Sinai remains security challenge; Eritrea complains to UNSC on killings
Dina Ezzat, Saturday 23 Feb 2013
While Islamist militants in Sinai remain a target of security operations, Eritrea complains to the UNSC that a shoot-to-kill policy is in force for African refugees illegally crossing into Israel

Eritrea has sent a complaint to the UN Security Council complaining aboutEgyptian security's shoot-to-kill policy of Eritrean refugees attempting to cross illegally Egyptian borders into Israel, diplomatic sources in NewYork tell Ahram Online.

According to one source, the Eritrean complaint, which was signed by President Isaias Afewerki, suggested that Egyptian authorities are opting for a bloody approach to border control that, in the words of the letter, "violates human rights."

This is the second complaint to be forwarded to the UN Security Councilabout Sinai in less than six months. Last summer Israel complained about a lack of security and border control in Sinai, claiming that the situation undermined Israeli security.

Israel is less upset now with Egypt on Sinai, and according to New York diplomats it is not objecting to theborder control mechanism that Eritrea is complaining about. On the contrary, according to one Egyptian diplomat, Israel "is speaking ratherpositively about the efforts of Egypt to check Islamist militantoperations in Sinai, even if it is underlining the need for more to be done."

During the past few weeks, Egyptian military and police forces upgraded their operations in Sinai. On the one hand, Islamist militant groups have been attacked, and on the other, illicit tunnels built between the long-besieged and impoverished Gaza Strip and Sinai for the smuggling of all sorts of commodities, including basic needs, have been flooded by Egyptian forces.

"Sinai is not clean yet. It would take much more work to clean itcompletely, and it is not easy," said a security source who works in Sinai.
According to this source, there are two reasons why Sinai remains troubled.The first is what he qualifies as "a not so forthcoming willingness on theside of the presidency to apply a firm approach towards Islamists".The second reason, which the source says is more important, are "the strong links between Islamists and Sinai tribes" based on "financial interests and sympathy." "It is the tribes thatprovide them with refuge and ways of escape," he added.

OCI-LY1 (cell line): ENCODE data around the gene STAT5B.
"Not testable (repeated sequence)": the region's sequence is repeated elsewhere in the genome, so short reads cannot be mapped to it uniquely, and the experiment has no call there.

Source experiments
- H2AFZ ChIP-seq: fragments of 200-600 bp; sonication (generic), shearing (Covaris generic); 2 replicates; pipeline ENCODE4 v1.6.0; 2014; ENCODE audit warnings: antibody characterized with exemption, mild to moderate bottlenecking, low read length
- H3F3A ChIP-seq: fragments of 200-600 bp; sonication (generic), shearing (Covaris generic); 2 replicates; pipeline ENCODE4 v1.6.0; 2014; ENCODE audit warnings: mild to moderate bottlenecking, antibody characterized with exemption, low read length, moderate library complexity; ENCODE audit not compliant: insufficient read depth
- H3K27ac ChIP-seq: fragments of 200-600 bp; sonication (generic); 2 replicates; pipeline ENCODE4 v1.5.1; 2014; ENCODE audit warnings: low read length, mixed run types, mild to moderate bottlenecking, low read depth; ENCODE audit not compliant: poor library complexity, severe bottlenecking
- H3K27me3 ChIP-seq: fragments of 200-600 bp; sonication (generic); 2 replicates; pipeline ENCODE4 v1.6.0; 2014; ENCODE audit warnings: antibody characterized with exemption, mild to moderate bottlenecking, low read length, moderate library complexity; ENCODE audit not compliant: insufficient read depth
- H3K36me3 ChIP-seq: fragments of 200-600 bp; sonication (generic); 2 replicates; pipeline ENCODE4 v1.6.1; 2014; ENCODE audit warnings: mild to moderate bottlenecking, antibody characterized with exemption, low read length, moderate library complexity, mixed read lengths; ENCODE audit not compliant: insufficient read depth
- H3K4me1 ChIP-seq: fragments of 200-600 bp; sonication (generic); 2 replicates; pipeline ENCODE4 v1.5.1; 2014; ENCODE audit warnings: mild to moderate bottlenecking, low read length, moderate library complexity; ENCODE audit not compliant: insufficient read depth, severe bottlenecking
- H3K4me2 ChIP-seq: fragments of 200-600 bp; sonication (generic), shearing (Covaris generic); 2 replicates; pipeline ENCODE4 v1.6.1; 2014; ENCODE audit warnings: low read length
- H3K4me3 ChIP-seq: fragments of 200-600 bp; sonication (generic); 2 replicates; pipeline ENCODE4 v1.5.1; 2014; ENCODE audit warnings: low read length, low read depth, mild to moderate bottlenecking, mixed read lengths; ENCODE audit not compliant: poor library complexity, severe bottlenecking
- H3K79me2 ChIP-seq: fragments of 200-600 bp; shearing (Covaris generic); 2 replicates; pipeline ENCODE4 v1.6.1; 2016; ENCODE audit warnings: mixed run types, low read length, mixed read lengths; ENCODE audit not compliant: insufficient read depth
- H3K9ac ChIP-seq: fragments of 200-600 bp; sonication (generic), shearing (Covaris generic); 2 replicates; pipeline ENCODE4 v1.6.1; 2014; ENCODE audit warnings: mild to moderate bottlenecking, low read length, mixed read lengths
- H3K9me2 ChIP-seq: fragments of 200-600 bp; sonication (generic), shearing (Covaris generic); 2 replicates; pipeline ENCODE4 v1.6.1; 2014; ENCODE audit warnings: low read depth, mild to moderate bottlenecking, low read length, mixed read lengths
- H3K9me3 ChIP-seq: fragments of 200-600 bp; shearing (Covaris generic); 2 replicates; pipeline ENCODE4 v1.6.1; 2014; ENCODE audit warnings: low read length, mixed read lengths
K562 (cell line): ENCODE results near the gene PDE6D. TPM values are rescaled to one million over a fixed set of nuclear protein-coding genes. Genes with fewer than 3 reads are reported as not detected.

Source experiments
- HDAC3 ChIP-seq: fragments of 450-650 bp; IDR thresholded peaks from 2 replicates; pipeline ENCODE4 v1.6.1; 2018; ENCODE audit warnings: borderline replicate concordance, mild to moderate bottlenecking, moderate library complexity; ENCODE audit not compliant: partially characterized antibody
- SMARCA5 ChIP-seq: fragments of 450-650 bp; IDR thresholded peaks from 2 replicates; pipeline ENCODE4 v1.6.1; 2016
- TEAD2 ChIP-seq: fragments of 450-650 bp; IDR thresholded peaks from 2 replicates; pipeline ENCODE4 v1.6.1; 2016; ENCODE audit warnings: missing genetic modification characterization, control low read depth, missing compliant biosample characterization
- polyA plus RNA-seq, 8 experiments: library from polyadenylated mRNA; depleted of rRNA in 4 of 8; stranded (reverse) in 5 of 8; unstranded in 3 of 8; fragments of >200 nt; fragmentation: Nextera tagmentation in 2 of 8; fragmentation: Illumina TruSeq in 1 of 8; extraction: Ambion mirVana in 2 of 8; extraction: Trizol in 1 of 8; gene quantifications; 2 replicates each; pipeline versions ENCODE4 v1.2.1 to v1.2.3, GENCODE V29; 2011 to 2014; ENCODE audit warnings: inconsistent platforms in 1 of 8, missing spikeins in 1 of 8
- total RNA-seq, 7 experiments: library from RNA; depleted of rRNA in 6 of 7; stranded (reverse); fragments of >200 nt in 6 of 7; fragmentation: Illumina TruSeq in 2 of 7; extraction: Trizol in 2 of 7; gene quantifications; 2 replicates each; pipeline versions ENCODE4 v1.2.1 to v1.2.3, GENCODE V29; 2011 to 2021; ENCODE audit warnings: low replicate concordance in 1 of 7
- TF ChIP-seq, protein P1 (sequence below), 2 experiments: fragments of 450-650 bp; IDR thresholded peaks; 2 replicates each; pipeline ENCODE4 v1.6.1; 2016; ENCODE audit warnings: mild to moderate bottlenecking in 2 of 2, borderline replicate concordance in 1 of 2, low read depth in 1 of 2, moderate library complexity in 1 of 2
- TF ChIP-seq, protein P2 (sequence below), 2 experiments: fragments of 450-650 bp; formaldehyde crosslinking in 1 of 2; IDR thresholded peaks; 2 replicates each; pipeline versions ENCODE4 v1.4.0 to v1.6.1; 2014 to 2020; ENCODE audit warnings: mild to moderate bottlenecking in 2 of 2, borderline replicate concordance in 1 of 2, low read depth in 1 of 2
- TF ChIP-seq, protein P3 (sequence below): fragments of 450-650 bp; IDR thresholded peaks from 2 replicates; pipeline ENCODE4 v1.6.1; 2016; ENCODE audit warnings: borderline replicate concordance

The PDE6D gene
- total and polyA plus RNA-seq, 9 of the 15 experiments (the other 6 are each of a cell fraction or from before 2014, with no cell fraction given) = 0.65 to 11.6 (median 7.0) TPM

Last August, some 17 Egyptian borders guards were attacked and killed byIslamists during a Ramadan breakfast. Following the attack,President Mohamed Morsi removed the head and his deputy in the SupremeCouncil of Armed Forces (SCAF).

At the time, "Operation Eagle' was initiated to comb Sinai for Islamist militants. President Morsi announced that he "personally" was "leading the operation."

According to military sources, however, its first week aside, theoperation was hesitant in general. "There is a limit to how far we could goin using force to attack militants without causing serious civiliancausalities. This is a concern that prohibited us from opting for toughmilitary choices," said one military source.

The source added that at other times the"state leadership" was not fully supportive of the choices of some military commandors in charge of the operation.

The disagreement between presidency and army on the management of Sinai is an open secret, according to military and political sources. "Theydon't see eye to eye for sure. Sometimes one side succumbs to the wishof the other, and sometimes it goes the other way round," said an informedpolitical source.

Last December, Minister of Defense Abdel-Fattah El-Sisi, appointed byMorsi last August, issued a decree restricting the possession of propertyin Sinai to second generation Egyptians. The decree was interpreted by somepolitical sources as the "army's reply" to plans contemplated by thepresidency to sell large parts of property in Sinai to non-Egyptians (somesuggested Qataris and others said Palestinians of dual nationality) for purposes of investment.

Today, the Egyptian mission in New York is trying to convince members ofthe UN Security Council that the killing of Eritrean refugees bysecurity forces in Sinai "is not at all deliberate." Meanwhile, the army is stilltrying to contain the restive Islamist militant spots in the peninsula.

"Sinai is a tough challenge because we know that the only way to fix thesituation there is to pump in massive investment. But there are noinvestment offers coming our way and our economy is far too frail to allowthe state to start a Sinai development scheme that is already there," saida government source.

He added that for the near future Sinai would remain a security rather than "development" file, "even though we know this is not the right approach."